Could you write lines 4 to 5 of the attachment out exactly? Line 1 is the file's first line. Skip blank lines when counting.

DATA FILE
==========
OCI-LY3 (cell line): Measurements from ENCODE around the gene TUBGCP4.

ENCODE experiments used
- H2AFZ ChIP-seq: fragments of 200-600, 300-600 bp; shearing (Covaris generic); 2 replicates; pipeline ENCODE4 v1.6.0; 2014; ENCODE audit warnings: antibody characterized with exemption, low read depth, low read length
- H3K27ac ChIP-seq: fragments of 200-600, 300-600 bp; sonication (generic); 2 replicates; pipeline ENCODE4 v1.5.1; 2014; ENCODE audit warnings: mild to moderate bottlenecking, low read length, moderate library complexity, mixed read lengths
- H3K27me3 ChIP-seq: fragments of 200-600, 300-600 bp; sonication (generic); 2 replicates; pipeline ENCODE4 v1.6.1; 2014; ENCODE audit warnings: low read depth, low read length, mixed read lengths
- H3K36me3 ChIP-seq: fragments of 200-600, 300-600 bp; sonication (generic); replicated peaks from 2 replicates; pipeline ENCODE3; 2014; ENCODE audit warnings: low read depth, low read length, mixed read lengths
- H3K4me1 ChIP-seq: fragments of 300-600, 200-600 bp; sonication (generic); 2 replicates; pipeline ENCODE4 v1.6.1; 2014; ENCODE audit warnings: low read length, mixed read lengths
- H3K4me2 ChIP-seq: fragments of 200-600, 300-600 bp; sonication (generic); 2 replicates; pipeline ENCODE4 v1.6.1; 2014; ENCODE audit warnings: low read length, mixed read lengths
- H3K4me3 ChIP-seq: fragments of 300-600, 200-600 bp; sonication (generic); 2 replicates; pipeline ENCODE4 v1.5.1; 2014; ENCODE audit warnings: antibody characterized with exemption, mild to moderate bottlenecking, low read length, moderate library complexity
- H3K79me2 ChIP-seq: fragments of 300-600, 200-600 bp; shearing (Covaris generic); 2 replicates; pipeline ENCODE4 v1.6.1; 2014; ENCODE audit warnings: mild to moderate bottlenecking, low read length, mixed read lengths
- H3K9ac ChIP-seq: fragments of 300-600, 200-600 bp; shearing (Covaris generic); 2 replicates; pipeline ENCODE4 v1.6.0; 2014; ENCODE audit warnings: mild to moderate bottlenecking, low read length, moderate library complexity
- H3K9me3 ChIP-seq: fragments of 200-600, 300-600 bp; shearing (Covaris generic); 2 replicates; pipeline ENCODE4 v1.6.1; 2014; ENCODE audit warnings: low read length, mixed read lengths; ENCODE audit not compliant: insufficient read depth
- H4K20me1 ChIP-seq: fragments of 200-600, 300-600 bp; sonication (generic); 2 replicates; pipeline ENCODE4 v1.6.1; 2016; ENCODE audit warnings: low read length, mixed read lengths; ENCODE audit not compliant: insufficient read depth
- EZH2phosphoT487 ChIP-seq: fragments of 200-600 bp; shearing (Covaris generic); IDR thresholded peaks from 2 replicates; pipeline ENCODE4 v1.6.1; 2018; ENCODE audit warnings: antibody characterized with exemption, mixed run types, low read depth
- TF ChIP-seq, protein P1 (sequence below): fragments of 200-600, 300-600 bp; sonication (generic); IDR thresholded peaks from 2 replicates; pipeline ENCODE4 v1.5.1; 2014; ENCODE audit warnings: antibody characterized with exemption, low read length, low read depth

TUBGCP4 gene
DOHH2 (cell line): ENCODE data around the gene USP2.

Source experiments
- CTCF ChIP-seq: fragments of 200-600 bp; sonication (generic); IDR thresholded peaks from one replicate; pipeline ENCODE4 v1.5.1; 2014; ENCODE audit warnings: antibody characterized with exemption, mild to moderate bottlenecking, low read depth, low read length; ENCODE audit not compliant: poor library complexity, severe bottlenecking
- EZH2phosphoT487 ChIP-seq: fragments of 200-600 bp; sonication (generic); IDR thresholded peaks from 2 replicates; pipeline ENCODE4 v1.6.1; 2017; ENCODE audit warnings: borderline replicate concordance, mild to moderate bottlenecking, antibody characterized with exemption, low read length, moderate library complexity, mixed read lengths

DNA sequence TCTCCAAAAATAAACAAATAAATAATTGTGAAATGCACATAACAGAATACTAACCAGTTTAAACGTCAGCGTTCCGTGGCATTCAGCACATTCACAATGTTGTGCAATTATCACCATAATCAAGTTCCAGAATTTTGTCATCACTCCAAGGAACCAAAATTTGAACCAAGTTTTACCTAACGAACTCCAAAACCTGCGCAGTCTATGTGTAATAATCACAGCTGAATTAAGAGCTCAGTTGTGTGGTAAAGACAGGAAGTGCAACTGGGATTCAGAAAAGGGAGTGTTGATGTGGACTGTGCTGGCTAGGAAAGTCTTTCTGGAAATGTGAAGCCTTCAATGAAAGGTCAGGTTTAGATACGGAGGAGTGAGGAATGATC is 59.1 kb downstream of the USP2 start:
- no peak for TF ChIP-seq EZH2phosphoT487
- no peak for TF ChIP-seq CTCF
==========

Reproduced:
- H3K27ac ChIP-seq: fragments of 200-600, 300-600 bp; sonication (generic); 2 replicates; pipeline ENCODE4 v1.5.1; 2014; ENCODE audit warnings: mild to moderate bottlenecking, low read length, moderate library complexity, mixed read lengths
- H3K27me3 ChIP-seq: fragments of 200-600, 300-600 bp; sonication (generic); 2 replicates; pipeline ENCODE4 v1.6.1; 2014; ENCODE audit warnings: low read depth, low read length, mixed read lengths